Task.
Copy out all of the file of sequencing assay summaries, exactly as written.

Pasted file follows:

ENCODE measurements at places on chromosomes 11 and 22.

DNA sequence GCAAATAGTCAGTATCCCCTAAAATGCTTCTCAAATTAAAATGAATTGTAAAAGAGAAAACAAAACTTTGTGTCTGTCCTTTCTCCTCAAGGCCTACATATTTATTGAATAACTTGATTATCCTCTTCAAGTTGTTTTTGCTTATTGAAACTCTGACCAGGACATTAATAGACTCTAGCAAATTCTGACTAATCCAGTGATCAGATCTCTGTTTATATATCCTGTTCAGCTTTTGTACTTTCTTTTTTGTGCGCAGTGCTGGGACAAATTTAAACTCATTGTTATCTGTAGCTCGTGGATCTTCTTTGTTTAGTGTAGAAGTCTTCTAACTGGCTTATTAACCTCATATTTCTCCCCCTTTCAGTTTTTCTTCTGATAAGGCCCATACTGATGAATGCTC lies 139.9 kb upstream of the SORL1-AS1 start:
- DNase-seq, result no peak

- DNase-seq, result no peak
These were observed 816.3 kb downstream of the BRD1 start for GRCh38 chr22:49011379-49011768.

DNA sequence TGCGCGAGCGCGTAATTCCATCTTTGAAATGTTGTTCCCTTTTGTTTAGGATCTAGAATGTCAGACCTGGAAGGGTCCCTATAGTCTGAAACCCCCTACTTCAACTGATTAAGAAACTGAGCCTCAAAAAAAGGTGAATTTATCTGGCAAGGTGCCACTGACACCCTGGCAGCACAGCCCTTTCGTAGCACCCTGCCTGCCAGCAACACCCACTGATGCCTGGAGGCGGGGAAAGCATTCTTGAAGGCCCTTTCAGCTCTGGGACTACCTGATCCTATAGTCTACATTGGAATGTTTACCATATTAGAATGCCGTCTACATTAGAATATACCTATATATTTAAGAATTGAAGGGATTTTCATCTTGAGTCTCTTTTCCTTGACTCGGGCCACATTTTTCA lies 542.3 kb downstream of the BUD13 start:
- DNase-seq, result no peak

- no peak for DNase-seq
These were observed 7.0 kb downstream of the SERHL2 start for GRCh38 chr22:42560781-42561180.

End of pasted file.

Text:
ENCODE measurements at places on chromosomes 11 and 22.

DNA sequence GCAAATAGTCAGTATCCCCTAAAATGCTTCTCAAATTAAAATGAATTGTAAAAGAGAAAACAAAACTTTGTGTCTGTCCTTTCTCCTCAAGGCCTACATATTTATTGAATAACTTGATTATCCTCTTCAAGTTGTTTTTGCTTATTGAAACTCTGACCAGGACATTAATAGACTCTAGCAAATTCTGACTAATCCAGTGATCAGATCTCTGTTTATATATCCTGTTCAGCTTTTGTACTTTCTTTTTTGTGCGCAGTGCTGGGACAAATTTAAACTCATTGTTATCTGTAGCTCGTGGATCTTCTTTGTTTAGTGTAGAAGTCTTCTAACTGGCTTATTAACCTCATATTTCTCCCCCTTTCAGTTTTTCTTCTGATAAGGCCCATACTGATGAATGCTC lies 139.9 kb upstream of the SORL1-AS1 start:
- DNase-seq, result no peak

- DNase-seq, result no peak
These were observed 816.3 kb downstream of the BRD1 start for GRCh38 chr22:49011379-49011768.

DNA sequence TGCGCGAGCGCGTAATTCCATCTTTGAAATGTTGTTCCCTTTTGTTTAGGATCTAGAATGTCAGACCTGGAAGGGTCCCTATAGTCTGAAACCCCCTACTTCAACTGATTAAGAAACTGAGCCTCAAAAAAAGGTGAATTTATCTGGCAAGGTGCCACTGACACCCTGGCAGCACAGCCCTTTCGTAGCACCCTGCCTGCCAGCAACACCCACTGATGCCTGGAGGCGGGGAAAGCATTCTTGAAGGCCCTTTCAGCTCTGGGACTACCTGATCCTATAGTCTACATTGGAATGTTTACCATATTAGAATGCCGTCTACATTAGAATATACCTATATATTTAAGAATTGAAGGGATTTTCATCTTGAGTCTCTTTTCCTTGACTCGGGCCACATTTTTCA lies 542.3 kb downstream of the BUD13 start:
- DNase-seq, result no peak

- no peak for DNase-seq
These were observed 7.0 kb downstream of the SERHL2 start for GRCh38 chr22:42560781-42561180.